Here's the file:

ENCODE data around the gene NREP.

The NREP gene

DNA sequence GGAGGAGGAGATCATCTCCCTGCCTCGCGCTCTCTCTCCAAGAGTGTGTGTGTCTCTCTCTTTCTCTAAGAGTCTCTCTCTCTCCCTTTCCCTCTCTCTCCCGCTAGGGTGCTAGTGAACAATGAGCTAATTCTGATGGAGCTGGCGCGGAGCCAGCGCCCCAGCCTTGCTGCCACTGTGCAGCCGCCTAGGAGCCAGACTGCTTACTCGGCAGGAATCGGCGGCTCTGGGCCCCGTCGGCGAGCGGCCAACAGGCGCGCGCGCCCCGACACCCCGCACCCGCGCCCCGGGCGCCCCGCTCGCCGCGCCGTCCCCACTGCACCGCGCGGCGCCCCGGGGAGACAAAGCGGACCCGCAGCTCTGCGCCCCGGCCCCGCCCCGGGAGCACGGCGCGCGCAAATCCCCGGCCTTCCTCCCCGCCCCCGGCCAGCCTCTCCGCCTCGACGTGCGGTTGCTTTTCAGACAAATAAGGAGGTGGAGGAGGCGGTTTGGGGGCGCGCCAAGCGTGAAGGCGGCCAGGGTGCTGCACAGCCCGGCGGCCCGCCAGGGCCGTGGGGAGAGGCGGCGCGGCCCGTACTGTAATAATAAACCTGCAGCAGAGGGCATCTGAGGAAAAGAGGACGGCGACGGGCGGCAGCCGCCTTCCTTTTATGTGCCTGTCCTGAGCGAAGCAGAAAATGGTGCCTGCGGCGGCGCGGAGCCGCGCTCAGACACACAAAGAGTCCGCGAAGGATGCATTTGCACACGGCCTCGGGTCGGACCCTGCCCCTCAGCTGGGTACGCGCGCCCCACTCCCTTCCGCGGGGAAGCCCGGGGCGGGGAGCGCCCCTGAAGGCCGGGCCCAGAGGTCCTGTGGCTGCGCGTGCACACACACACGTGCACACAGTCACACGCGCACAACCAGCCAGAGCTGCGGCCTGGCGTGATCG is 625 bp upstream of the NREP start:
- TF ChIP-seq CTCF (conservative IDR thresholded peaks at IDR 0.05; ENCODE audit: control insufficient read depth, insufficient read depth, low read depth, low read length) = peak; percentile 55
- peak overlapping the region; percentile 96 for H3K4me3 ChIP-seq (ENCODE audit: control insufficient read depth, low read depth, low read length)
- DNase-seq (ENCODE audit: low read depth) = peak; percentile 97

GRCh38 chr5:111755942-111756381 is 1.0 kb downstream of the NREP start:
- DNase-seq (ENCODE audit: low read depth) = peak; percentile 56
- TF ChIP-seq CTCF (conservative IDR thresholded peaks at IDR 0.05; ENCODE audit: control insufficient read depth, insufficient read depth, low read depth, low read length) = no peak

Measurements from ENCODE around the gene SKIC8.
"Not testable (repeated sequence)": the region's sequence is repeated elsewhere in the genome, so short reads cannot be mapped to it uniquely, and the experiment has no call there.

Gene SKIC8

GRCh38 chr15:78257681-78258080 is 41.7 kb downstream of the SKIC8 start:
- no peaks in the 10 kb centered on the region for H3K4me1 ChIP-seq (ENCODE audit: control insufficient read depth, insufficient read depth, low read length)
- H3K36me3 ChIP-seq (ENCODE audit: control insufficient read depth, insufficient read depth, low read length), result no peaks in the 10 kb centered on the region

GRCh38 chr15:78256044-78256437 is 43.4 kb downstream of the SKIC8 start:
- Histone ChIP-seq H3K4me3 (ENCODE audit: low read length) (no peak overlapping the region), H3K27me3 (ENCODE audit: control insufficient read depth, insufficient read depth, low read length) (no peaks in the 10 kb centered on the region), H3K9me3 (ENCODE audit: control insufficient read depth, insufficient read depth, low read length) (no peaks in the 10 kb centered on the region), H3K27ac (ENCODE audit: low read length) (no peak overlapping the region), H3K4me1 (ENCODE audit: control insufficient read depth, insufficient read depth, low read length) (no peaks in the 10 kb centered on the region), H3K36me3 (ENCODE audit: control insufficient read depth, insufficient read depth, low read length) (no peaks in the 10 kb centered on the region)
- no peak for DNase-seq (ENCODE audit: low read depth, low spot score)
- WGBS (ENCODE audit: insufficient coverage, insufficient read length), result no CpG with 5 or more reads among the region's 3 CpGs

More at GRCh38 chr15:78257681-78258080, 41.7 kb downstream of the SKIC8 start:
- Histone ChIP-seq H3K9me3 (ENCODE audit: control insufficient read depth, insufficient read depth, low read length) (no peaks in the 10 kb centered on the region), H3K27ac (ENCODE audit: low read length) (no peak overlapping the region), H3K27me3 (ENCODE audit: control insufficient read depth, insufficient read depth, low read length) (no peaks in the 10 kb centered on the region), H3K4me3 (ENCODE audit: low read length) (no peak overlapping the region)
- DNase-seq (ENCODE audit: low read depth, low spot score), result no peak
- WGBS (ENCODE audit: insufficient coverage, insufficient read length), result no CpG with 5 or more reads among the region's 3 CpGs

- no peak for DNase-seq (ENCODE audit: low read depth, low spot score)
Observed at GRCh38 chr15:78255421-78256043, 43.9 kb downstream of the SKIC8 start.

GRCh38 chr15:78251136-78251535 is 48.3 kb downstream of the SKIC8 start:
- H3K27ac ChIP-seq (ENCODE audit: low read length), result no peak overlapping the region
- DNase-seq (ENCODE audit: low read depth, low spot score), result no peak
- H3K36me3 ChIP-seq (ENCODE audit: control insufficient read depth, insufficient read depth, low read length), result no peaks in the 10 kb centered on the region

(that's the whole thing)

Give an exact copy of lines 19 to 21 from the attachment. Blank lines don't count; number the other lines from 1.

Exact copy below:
- WGBS (ENCODE audit: insufficient coverage, insufficient read length), result no CpG with 5 or more reads among the region's 3 CpGs

More at GRCh38 chr15:78257681-78258080, 41.7 kb downstream of the SKIC8 start:
- Histone ChIP-seq H3K9me3 (ENCODE audit: control insufficient read depth, insufficient read depth, low read length) (no peaks in the 10 kb centered on the region), H3K27ac (ENCODE audit: low read length) (no peak overlapping the region), H3K27me3 (ENCODE audit: control insufficient read depth, insufficient read depth, low read length) (no peaks in the 10 kb centered on the region), H3K4me3 (ENCODE audit: low read length) (no peak overlapping the region)